Dr. Marta Cehelsky, Executive Secretary of the Board, led a discussion on a possible companion piece for "Indicators 2002." After discussion, the subcommittee recommended that the topic of the companion piece be science in support of national security. There was no consensus, however, about the time frame for publishing the companion piece. In a subsequent meeting, subcommittee members and staff will discuss data and time constraints and reach a decision about the production schedule for a companion piece.
At the recommendation of the subcommittee, and with the approval of the EHR Committee, the Board APPROVED Resolution NSB 01-177:
The National Science Board approves the publication of the report; authorizes that the report be rendered to the President for submission to Congress; and authorizes the Chairman of the Subcommittee on Science and Engineering Indicators of the Committee on Education and Human Resources and the Chairman of the Board, jointly, to approve such further reasonable modifications to the report as may be deemed necessary or desirable in view of review comments such as those of the Office of Science and Technology Policy, the Office of Management and Budget, and other Federal agencies as well as any additional comments by Board members or the addition of new or updated data and information.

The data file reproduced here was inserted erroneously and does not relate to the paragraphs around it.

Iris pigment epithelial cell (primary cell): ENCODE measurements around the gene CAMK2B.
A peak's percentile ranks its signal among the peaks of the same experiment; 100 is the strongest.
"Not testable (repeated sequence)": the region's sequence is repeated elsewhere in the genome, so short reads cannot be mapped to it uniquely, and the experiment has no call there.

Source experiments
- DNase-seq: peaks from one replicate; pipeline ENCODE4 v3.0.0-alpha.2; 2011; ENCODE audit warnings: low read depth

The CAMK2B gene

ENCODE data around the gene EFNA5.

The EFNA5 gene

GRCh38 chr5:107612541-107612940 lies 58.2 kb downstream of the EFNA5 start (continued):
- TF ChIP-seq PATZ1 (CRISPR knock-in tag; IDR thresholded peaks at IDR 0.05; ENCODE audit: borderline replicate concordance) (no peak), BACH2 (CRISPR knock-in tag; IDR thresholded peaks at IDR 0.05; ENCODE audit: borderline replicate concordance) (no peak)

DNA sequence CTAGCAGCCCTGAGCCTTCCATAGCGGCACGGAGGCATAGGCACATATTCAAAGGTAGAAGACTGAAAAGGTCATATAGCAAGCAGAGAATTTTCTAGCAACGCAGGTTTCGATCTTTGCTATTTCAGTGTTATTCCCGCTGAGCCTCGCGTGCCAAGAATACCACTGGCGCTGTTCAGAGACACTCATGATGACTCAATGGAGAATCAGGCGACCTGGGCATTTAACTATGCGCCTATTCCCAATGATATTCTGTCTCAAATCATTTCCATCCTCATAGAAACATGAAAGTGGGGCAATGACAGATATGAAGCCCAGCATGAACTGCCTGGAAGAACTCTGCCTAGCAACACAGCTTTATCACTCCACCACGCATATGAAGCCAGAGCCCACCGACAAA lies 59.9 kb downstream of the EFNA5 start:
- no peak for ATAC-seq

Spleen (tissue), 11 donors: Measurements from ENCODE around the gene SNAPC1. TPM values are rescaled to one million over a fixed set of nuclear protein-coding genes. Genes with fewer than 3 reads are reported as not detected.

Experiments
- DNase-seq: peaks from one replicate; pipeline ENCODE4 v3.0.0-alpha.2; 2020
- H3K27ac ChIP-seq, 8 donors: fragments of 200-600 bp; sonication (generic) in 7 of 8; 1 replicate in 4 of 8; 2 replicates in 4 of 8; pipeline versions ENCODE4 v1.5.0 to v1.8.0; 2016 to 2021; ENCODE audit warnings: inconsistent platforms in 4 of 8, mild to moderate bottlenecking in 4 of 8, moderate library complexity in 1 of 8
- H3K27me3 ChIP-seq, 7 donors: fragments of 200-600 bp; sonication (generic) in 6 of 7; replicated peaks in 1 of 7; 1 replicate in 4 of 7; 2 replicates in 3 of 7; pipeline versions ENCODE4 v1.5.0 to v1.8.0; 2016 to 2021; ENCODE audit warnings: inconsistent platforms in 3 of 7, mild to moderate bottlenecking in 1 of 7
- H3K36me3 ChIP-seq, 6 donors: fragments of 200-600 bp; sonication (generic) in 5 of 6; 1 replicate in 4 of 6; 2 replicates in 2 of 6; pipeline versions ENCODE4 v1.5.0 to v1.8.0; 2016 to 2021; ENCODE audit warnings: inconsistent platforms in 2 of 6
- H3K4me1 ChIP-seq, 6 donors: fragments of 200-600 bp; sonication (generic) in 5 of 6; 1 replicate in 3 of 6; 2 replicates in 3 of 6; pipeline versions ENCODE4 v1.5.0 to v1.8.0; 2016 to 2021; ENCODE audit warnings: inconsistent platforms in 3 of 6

Dr. Kelly thanked Dr. Tapia and members of the subcommittee: Drs. Richardson,
Savitz, Daniel Simberloff, and John White, and Norman Bradburn, NSF liaison
to the subcommittee. He also thanked the parent committee, EHR, chaired
by Dr. Bob Suzuki, for its guidance; and Ms. Mary Poats who served as
the subcommittee's executive secretary. Dr. Kelly noted the expertise
and hard work of the Division of Science Resources Statistics staff and
thanked Dr. Lynda Carlson, Director of Science Resources Statistics, and
Mr. Lehming for their leadership.